Five Must-See Music Documentaries That Perfectly Captured the 90s
11 Jan 2019
The 90s were a special time for music. This was the last decade without widespread access to the internet, which meant musical subcultures still existed and your favourite bands needed to be hunted out at record stores and live shows. To celebrate the period, we’ve taken a look at the five music documentaries that perfectly captured that blissful chaos.
1991: The Year Punk Broke
When director Dave Markey set out to make this film on his handheld Super 8 camera, it was just supposed to be about Sonic Youth’s 1991 tour across Europe. But as Markey continued to document the live performances, backstage japes and whimsical rants of Sonic Youth and their tour buddies – Nirvana, Mudhoney, Dinosaur Jnr, and more – the film soon became a artifact of 90s music history; one that shows a bunch of young obscure punks completely unaware of the global fame and madness that lurks just around the corner. So said The Vaccines’ frontman Justin Young when speaking about the documentary to the New York Times, “It’s almost like watching the moment before a car crash.”
In 2019, it’s hard to imagine a director being granted the kind of warts and all access that Peter Longfellow was given while making his fly-on-the-wall documentary about Blur. Interspersed with live performances at Reading Festival and Glastonbury it follows the band throughout the early 90s on their rocky ascension to Britpop stardom, and even includes an interview with the legendary John Peel. With all four members now respectable and mild mannered gentleman in their 50s, it’s unfathomably nostalgic to see them as car crash 20 somethings getting staggeringly drunk, arguing, destroying equipment, and have something of an identity crisis. There is hope for us all.
Some documentaries become classics purely out of happenstance, thrilling moments filmed by the curious person at the exact right time. In the mid-90s, director Ondi Timoner found herself bearing witness to the evolution of two underground rock bands, The Dandy Warhols and The Brian Jonestown Massacre, as they embarked on their careers. What she captured was an intense and brutal tale about the music industry, in which one band become global stars playing stadium tours and being escorted in limousines, as the other slowly pulls itself to pieces through anger and self-sabotage. The entire documentary is perhaps best described by the words you hear from a Dandy Warhols member: “We’re a lucky band, they’re an unlucky band.”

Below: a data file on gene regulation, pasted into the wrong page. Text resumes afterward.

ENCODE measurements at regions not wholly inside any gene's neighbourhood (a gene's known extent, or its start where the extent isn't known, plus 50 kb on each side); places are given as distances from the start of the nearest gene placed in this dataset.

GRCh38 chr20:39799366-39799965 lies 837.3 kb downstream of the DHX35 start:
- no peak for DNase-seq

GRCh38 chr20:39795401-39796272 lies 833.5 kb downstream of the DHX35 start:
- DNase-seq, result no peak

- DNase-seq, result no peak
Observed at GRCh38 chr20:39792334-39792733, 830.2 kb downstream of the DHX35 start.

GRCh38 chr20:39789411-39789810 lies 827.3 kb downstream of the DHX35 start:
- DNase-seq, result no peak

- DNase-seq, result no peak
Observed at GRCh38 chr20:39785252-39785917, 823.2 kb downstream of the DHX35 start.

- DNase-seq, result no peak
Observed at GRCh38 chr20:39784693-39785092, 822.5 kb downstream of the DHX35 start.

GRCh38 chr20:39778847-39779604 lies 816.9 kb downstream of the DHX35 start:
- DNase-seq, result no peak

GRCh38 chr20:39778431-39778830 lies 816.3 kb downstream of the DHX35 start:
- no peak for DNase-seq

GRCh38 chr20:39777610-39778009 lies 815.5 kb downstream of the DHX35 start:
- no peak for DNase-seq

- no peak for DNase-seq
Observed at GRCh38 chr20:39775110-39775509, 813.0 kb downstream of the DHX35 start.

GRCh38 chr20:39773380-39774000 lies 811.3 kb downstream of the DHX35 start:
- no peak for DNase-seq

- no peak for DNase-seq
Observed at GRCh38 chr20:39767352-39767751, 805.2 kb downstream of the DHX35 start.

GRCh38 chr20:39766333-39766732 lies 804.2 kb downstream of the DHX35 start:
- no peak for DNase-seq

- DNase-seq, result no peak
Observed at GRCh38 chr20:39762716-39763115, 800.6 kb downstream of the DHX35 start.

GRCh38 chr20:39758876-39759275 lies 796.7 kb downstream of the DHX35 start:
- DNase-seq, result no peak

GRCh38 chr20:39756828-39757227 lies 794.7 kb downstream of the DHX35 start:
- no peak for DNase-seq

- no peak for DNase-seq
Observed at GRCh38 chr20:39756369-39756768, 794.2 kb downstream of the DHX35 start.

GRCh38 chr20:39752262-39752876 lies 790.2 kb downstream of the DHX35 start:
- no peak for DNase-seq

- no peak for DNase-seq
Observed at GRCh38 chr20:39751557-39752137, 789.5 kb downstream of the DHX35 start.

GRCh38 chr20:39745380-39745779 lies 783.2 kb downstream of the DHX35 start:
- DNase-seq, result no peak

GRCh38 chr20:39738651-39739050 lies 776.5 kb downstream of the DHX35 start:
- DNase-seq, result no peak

The Chemical Generation
Boy George might not strike you as the most obvious subculture historian, but when he teamed up with Channel Four in 2000 to produce The Chemical Generation, the result was a fascinating hour long special. The film dissects the effect of dance culture on British society, focusing on the rise of acid house and the explosion of 90s rave. It’s told through the eyes of those who were there, from the four working class DJs who first started the movement (Paul Oakenfold, Danny Rampling, Nicky Holloway and Johnny Walker) to the promoters, bouncers, drug dealers and clubbers that kept it going. In an era when British nightclubs are closing at an alarming rate, this frenetic and spiritual study reminds us why they are so important.
It might have come out in 2016, but this film is like a wormhole journey to 90s Britain; a time of hope and upheaval, football and rock ‘n’ roll, Cool Britannia, and, most importantly, the creative beginnings of the Gallagher brothers. The highs of the film are stratospheric – think Liam kicking giant footballs into 250,000 fans at Knebworth – but perhaps the most fascinating moments are the smaller ones: a previously unheard recording of “Sad Song” playing as the brothers argue in the studio. “Oasis was like a Ferrari,” says Liam, “great to look at, great to drive, and it’ll fucking spin out of control every now and again.” It’s pretty hard to argue with that sentiment once you’ve sat down with this turbulent and absorbing masterpiece.